Weeks into the spring quarter and after students had been subjected to learning from home because of COVID-19, the UCSC graduate students who had begun the COLA protests, submitted grades for both fall and winter. The reason? After May 1, these absent grades would change to ‘Pass’ for students, and no letter grade would be given. This could have caused a number of issues for undergrads and the UC administration shifted this burden off of themselves and onto the students.
Many UCSC graduate students were fired for withholding grades, and because of these eventual submissions, they were up for possible reinstatement, meaning there was no guarantee. At this point, UCSB was the only campus in the UC system that still had not put in grades. Because they had to submit grades, UCSC began putting their efforts into pushing for help in Unfair Labor Practice charges with hopeful backing from UAW. Ultimately, what they wanted was protection from their strikes as grad students. The UAW focused on getting signatures to move forward with the charges, which was harder due to the momentum lost with the COVID-19 pandemic eliminating in-person interaction.
April 10, 2020: COVID/End of Boycott
Ultimately what put a halt to this organization and the remainder of the COLA movement, was the COVID-19 pandemic. UCSB4COLA is still alive and well online on Twitter and Instagram, focusing mainly on the housing crises and upsets happening on campus and within Isla Vista.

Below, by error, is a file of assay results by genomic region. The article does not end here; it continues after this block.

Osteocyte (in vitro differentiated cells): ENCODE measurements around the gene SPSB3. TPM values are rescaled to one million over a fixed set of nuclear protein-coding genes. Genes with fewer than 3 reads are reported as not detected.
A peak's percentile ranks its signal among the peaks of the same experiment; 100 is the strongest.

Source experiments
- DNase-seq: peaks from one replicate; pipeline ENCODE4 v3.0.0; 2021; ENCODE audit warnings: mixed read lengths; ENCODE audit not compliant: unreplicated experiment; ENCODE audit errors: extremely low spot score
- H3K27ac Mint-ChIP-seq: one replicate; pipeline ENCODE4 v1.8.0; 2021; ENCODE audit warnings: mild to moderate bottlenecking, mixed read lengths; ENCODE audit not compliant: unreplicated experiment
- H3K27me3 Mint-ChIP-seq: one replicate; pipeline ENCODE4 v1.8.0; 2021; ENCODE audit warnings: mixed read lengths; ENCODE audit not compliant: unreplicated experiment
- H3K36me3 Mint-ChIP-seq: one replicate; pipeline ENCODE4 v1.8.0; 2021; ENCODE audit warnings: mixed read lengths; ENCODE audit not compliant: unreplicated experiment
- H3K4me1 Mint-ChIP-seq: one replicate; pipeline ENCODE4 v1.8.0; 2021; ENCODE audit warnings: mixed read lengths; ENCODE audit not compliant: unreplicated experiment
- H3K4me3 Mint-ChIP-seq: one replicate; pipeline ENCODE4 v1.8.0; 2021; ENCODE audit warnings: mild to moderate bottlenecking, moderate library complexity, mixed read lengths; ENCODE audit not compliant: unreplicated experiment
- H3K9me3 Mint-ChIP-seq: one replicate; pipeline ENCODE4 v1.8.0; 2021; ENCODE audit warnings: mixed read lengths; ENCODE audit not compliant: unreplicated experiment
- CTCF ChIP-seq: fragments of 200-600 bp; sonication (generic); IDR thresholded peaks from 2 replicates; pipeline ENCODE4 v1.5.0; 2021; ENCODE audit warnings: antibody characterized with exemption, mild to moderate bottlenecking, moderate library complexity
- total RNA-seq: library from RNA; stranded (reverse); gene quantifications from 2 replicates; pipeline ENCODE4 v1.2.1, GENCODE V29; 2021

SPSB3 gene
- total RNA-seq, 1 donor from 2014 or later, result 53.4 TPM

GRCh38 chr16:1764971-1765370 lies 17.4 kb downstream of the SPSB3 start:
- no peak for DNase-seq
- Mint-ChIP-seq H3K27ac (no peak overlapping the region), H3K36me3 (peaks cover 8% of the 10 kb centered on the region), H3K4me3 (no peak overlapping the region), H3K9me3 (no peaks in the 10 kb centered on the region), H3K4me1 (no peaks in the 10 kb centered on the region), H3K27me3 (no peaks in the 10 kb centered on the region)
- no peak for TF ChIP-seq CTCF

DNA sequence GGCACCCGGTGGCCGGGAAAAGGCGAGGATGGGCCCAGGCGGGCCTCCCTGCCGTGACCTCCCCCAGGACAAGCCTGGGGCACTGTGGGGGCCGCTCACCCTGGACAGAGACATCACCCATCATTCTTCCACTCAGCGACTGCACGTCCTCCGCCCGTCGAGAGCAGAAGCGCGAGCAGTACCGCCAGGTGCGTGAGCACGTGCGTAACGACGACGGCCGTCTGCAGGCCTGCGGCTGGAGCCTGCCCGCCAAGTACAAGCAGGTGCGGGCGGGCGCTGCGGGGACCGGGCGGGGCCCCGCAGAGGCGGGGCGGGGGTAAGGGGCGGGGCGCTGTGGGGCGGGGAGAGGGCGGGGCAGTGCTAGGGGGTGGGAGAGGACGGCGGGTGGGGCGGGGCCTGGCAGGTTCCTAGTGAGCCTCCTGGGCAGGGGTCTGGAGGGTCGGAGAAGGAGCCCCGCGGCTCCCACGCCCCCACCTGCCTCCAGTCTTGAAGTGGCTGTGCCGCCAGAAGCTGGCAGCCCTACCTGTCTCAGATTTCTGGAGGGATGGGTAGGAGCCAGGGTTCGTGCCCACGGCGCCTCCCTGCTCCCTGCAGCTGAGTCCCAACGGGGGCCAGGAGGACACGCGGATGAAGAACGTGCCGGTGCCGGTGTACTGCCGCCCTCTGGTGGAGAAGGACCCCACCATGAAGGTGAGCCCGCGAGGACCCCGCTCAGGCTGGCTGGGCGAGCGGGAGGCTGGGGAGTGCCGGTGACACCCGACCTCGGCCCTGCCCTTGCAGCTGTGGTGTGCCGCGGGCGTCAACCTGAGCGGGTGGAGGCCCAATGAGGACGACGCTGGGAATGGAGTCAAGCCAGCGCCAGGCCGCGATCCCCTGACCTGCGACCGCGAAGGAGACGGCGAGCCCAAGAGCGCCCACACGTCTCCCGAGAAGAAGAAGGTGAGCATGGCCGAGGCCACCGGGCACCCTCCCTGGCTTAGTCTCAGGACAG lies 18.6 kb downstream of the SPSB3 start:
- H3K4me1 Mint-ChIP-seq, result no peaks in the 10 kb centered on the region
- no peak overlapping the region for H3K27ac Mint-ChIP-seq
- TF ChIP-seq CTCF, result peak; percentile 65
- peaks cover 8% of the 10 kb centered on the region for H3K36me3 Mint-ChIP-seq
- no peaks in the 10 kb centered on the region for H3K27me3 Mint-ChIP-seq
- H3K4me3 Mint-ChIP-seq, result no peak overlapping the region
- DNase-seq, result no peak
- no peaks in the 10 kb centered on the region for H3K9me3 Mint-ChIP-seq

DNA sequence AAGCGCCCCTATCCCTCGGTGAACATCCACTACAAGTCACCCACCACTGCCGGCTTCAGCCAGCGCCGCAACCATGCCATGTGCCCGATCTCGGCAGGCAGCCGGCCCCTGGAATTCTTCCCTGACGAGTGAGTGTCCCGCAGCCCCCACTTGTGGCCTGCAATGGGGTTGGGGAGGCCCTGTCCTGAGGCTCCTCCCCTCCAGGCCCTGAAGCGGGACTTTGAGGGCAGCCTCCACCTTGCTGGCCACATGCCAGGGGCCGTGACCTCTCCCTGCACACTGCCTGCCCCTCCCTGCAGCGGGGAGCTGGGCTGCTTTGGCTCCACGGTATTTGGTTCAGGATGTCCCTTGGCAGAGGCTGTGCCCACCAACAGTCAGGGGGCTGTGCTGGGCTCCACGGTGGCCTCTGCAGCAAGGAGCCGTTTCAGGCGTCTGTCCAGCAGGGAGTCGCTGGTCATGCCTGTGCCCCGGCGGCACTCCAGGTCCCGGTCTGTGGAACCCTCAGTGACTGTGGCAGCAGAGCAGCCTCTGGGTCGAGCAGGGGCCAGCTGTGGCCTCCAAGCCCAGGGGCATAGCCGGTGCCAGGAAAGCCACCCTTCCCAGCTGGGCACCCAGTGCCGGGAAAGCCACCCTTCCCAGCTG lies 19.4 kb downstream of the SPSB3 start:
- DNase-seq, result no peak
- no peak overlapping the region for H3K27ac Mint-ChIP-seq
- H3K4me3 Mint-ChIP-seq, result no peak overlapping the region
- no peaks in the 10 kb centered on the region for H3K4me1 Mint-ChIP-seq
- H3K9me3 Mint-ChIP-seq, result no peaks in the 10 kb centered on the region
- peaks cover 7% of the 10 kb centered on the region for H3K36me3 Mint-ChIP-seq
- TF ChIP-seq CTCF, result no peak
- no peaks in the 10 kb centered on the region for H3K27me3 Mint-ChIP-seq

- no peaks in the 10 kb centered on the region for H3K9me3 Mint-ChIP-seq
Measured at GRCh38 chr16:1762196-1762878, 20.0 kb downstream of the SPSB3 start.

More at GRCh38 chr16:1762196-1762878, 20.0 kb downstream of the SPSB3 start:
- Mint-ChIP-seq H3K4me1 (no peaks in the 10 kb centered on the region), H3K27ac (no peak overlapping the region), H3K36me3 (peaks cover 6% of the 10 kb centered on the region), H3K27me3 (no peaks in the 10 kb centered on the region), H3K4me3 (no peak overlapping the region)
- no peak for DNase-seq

September 30, 2021: Housing Crisis
Despite a slow start to the rebuilding of COLA, the cause to promote substantial living wages remains strong especially now with countless students facing the idea of not having reliable housing. A mixture of the pandemic and the influx of admitted students has shone a light on the housing crisis. Some students were even offered hotel contracts for Fall Quarter 2021, as all the housing contracts had already been sent out. A gathering at Storke Tower led to a march to Cheadle Hall to voice their concerns and complaints to the administration for not paying closer attention to this dilemma that could have been easily avoided and solved in a more suitable solution.
pay us more ucsc – UC grad student workers fighting for a cost of living adjustment, https://payusmoreucsc.com/. Accessed 12 March 2022.
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Swartz, Katherine. “UC Santa Cruz COLA Strikers To Submit Withheld Fall and Winter Grades.” The Daily Nexus, 29 April 2020, https://dailynexus.com/2020-04-29/uc-santa-cruz-cola-strikers-to-submit-withheld-fall-and-winter-grades/.
Swartz, Katherine, and Sanya Kamidi. “Graduate Students Occupy Cheadle Hall Until Midnight, Rally for COLA and University Support of UCSC Strikers.” The Daily Nexus, 23 February 2020, https://dailynexus.com/2020-02-23/graduate-students-occupy-cheadle-hall-until-midnight-rally-for-cola-and-university-support-of-ucsc-strikers/.
“UCSB #copsoffcampus (@ucsb4cola) • Instagram photos and videos.” Instagram, https://www.instagram.com/ucsb4cola/